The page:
Both men were sweating profusely, those two titans of the sport, one ranked #1 in the world, the other widely believed to be the greatest of his generation, and they were playing a game with which the rest of us were not familiar. The one was a classic baseline player, the best at returning serve, while the other possessed the best serve the game had ever seen, so their heavyweight battles were full of punches and counterpunches, body blows that came in quick and fast with a dizzying array of shotmaking ability.
It was late night during Australian summer, in early 2000, and the roof was open to the late evening sky, ushering in a slight breeze that still did nothing to cool off the players. Sampras blinked first, losing one service game in the first set that proved to be the difference as Agassi won it 6-4. The second set was a mirror image of the first, however, with Sampras getting the set’s only break to win it 6-3. Agassi had a prime chance to win the third set with a couple of chances on Sampras’ serve but they were not to be, as Sampras took the lead with a dominating tiebreak win.
In the fourth set of that epic match in the making, Sampras looked fresher but could not capitalize, as it went to another tiebreak, this time with Agassi coming out victorious. Then the time had come for a decisive fifth set that seemed destined to be just as dynamic as any set they had previously played. But the Sampras who came out for that fifth set looked tired as he sluggishly thumped around the court. It didn’t look like he had any gas left in the tank while Agassi looked fresh and fit, even 2 1/2 hours into the match. Agassi looked like the man who ran up and down hills just outside of his native Las Vegas to train. He steamrolled Sampras in that final set and raised his hands in victory.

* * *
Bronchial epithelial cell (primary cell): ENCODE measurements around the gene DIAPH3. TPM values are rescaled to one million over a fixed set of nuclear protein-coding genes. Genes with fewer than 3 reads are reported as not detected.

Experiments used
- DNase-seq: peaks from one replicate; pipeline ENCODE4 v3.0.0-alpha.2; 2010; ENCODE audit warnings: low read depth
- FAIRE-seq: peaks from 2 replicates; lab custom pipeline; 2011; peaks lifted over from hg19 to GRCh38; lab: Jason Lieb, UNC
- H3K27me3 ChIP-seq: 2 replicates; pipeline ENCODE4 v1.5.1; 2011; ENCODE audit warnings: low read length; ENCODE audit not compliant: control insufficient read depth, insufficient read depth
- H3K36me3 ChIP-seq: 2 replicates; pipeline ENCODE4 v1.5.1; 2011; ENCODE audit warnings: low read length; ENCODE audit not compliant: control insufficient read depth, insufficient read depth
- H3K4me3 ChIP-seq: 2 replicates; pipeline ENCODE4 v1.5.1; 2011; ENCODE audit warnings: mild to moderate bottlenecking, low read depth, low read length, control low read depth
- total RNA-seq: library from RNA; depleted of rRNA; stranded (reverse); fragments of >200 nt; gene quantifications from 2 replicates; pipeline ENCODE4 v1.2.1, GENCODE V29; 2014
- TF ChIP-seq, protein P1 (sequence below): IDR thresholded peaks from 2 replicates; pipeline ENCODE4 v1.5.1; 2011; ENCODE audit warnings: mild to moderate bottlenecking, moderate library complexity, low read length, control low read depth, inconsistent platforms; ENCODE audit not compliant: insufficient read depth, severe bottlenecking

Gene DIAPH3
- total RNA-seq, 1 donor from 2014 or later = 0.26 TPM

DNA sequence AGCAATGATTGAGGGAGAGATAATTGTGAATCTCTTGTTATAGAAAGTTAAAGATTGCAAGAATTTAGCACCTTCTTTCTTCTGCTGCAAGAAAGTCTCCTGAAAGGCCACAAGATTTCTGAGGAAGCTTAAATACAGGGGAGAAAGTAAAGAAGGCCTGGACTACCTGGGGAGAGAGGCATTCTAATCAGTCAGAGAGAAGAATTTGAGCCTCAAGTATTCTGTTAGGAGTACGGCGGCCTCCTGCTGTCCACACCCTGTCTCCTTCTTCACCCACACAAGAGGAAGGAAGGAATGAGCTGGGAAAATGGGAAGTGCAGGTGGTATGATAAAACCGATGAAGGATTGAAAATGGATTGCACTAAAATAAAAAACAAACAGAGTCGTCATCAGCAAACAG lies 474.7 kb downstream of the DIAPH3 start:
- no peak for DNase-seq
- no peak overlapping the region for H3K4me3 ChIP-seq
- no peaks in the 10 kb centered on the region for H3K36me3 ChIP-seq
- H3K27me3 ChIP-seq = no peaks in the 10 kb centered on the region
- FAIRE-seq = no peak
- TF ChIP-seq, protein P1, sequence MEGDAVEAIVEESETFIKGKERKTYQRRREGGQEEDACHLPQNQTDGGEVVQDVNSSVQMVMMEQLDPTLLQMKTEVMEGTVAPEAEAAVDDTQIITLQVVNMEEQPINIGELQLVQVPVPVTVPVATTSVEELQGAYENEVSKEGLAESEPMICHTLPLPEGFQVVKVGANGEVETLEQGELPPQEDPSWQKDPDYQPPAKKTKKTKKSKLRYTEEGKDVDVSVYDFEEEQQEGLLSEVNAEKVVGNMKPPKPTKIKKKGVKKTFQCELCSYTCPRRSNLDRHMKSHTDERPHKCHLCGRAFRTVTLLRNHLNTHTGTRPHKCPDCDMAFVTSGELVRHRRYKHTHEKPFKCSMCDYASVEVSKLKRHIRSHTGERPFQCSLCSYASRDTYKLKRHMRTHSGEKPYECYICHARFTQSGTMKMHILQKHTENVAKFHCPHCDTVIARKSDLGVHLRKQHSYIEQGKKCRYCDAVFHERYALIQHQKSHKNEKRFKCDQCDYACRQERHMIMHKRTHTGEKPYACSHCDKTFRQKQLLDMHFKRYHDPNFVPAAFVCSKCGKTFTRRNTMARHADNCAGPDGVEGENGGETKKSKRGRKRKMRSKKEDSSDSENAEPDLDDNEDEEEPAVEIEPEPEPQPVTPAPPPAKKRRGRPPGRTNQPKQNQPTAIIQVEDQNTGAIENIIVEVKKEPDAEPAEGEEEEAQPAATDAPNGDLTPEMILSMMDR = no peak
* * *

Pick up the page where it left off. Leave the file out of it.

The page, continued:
It had been a battle for the ages, and like so many before between the two of these behemoths of the game, it didn’t disappoint. It was the only time they would ever play a semi-final match of a major, oddly enough, but it was memorable. Agassi would go on to win the title two days later but it is this match that has endured the test of time due to the combatants. The two men would play 34 matches against each other in total during their career rivalry, absolutely riveting tennis at its best, a veritable tennis clinic, and absolute romps by Sampras at its worst, when Agassi had slid all the way to #141 in the world at one point.
But it was never boring. Two more contrasting styles were nowhere to be found in the world of tennis at the time. It was *good* for tennis, something that’s missing these days in the world of the “Big 4,” in my opinion. Rafael Nadal is the undisputed king of clay, and the French Open hasn’t really been a fair fight in years when he is healthy. Federer also for ages had a stranglehold on Wimbledon. Djokovic had his career year, as did Murray, with both winning multiple majors, but where are the classic rivalries like in years gone by? Federer and Nadal have the most majors between them, but they haven’t played head-to-head in an awfully long time.
What Agassi vs. Sampras had was riveting tennis, the flashy guy from Las Vegas against the stolid warrior with the goody two-shoes image. They acknowledged a respect for each other off the court, but when they got on the court it was gritty, heady stuff, with neither one giving quarter. It was at its best when they played uninhibited tennis, a beautiful thing to watch. I count myself lucky to have witnessed it while it was still in full flight, and I relive those matches in my mind and through the copies I made often. That’s what I’m doing this morning instead of watching the actual Wimbledon final that is on.
One of these days I’ll have to see them live. I hear tell of a champions’ tour.